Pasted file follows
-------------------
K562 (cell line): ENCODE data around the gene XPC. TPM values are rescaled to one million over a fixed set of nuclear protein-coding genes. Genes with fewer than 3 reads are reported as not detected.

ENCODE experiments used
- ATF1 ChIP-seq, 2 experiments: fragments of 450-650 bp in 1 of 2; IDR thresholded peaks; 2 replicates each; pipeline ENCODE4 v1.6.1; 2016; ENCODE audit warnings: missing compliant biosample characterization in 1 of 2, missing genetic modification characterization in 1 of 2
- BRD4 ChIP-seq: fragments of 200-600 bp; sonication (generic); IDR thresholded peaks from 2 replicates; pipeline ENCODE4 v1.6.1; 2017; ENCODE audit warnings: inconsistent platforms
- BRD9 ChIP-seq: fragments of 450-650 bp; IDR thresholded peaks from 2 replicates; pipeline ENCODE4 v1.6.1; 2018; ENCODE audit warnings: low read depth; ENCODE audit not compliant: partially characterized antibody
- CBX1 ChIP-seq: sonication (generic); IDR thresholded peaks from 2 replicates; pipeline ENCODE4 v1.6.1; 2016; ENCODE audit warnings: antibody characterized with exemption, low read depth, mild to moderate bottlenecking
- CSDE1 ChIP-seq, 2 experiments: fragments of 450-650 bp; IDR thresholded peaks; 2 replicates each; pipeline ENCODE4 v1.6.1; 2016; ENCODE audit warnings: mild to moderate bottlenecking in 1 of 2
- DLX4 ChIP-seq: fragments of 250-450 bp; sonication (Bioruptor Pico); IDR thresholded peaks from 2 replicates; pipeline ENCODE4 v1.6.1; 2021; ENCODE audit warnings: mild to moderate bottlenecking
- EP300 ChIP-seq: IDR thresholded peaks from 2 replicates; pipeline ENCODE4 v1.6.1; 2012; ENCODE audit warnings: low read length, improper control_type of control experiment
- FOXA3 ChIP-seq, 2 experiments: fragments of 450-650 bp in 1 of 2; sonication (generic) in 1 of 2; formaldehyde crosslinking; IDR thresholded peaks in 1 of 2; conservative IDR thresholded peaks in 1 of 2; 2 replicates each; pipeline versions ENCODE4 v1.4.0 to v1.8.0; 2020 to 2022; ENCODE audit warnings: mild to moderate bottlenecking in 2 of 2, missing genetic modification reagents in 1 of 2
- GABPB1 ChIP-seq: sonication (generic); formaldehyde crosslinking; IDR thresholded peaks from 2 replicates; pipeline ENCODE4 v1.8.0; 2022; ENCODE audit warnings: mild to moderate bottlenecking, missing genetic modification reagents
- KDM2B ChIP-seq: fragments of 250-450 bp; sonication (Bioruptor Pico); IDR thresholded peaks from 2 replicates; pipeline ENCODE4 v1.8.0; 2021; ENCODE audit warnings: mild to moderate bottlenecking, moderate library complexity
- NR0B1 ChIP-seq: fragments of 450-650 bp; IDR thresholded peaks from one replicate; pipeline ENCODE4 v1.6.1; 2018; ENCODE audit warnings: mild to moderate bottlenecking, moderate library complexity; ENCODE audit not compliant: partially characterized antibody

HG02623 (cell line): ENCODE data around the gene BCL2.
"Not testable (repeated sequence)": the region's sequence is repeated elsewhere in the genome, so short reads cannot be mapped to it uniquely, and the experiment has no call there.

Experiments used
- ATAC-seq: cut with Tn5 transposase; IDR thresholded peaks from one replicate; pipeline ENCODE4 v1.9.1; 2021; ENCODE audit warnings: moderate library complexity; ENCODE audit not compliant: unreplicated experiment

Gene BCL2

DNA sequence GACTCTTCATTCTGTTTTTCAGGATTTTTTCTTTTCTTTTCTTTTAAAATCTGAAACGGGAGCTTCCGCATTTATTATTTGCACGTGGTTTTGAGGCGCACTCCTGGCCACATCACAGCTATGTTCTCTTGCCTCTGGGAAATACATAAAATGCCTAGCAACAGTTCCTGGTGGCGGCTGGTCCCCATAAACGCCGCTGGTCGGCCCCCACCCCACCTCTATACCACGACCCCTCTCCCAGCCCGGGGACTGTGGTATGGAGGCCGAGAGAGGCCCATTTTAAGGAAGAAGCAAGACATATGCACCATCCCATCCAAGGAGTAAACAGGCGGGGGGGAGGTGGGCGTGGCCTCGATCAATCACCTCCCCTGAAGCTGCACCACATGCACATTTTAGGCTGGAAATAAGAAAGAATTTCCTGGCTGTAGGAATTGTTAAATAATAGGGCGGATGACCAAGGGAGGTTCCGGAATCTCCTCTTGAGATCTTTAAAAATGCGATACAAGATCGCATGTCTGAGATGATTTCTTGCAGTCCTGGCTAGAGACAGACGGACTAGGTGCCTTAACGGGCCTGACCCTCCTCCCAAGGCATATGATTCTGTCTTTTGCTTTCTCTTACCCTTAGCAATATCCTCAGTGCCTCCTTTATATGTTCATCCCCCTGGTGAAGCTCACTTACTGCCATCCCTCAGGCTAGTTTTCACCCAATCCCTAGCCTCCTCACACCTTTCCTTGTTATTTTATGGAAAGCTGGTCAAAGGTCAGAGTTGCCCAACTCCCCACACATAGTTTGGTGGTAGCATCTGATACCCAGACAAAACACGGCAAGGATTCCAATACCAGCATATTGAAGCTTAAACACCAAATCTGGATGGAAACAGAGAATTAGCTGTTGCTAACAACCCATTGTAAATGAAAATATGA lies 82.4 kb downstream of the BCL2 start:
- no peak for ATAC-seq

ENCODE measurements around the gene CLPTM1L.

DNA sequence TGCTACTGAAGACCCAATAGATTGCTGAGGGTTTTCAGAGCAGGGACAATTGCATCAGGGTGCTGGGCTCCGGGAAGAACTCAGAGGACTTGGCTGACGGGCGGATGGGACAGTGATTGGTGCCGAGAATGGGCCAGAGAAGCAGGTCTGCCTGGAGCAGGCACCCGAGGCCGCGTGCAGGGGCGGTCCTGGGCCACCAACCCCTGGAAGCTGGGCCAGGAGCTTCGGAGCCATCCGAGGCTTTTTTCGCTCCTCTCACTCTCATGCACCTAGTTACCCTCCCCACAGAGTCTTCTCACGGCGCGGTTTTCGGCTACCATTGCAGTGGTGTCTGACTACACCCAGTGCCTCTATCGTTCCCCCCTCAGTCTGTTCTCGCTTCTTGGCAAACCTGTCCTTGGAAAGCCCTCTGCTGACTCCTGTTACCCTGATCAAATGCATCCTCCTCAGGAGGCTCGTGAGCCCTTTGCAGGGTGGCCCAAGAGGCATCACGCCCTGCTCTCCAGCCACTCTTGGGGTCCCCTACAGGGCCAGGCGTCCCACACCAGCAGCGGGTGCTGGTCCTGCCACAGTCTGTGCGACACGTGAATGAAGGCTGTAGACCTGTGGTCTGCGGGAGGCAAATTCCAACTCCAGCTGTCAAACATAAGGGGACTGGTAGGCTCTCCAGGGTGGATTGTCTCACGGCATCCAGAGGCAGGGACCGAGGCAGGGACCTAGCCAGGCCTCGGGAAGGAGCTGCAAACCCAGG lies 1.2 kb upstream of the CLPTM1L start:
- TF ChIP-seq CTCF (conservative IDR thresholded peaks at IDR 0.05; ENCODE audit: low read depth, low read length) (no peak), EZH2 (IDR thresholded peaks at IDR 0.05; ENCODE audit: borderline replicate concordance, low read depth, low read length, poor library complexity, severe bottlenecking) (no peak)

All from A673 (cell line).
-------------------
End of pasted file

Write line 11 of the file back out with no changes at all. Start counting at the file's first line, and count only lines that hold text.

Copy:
- GABPB1 ChIP-seq: sonication (generic); formaldehyde crosslinking; IDR thresholded peaks from 2 replicates; pipeline ENCODE4 v1.8.0; 2022; ENCODE audit warnings: mild to moderate bottlenecking, missing genetic modification reagents